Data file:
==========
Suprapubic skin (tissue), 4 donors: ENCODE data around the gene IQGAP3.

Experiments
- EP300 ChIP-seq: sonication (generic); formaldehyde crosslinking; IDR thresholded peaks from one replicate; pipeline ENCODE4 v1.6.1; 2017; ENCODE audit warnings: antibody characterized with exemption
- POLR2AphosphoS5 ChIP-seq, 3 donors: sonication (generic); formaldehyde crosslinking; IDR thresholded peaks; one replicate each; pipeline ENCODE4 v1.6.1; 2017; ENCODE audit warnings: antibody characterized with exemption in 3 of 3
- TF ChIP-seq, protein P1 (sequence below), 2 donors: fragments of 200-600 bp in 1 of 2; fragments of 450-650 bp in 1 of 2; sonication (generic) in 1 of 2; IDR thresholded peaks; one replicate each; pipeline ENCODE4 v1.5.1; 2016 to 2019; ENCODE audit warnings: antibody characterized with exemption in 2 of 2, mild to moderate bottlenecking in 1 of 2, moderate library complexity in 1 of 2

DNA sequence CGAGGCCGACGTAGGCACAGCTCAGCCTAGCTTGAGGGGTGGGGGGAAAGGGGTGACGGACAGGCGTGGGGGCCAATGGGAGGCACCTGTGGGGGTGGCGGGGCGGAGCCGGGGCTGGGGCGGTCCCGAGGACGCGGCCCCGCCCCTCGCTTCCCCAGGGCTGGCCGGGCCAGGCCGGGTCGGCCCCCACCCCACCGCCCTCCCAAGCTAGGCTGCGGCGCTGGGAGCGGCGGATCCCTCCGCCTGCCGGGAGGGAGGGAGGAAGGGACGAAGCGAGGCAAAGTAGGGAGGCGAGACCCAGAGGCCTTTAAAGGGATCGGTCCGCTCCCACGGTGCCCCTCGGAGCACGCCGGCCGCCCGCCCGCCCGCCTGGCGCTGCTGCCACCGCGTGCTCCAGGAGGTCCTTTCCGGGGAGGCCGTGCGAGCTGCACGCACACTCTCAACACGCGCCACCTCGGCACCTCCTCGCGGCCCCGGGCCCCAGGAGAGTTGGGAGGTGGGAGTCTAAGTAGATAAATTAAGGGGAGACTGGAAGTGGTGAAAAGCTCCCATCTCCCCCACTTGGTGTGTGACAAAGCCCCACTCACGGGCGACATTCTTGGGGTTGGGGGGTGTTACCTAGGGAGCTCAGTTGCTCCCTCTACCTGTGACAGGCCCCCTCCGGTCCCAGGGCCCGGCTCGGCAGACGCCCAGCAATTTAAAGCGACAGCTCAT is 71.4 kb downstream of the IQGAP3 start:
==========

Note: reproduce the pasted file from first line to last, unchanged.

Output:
Suprapubic skin (tissue), 4 donors: ENCODE data around the gene IQGAP3.

Experiments
- EP300 ChIP-seq: sonication (generic); formaldehyde crosslinking; IDR thresholded peaks from one replicate; pipeline ENCODE4 v1.6.1; 2017; ENCODE audit warnings: antibody characterized with exemption
- POLR2AphosphoS5 ChIP-seq, 3 donors: sonication (generic); formaldehyde crosslinking; IDR thresholded peaks; one replicate each; pipeline ENCODE4 v1.6.1; 2017; ENCODE audit warnings: antibody characterized with exemption in 3 of 3
- TF ChIP-seq, protein P1 (sequence below), 2 donors: fragments of 200-600 bp in 1 of 2; fragments of 450-650 bp in 1 of 2; sonication (generic) in 1 of 2; IDR thresholded peaks; one replicate each; pipeline ENCODE4 v1.5.1; 2016 to 2019; ENCODE audit warnings: antibody characterized with exemption in 2 of 2, mild to moderate bottlenecking in 1 of 2, moderate library complexity in 1 of 2

DNA sequence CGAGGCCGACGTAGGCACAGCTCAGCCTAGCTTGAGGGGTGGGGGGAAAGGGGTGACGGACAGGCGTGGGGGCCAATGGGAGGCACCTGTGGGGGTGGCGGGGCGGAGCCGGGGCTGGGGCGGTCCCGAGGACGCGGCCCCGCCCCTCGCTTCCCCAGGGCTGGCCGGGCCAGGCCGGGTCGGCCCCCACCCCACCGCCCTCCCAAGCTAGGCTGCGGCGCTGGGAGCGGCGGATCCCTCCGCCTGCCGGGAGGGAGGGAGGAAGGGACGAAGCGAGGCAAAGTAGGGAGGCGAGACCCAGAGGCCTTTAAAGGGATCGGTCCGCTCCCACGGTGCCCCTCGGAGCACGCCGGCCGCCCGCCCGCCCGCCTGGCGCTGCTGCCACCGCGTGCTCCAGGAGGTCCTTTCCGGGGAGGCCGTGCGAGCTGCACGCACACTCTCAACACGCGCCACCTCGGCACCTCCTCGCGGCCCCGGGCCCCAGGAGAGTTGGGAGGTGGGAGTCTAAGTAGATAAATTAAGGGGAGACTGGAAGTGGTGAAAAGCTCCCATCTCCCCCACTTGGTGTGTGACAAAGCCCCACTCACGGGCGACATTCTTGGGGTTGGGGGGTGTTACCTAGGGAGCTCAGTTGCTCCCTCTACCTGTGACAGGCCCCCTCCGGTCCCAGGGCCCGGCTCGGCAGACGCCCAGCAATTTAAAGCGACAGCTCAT is 71.4 kb downstream of the IQGAP3 start: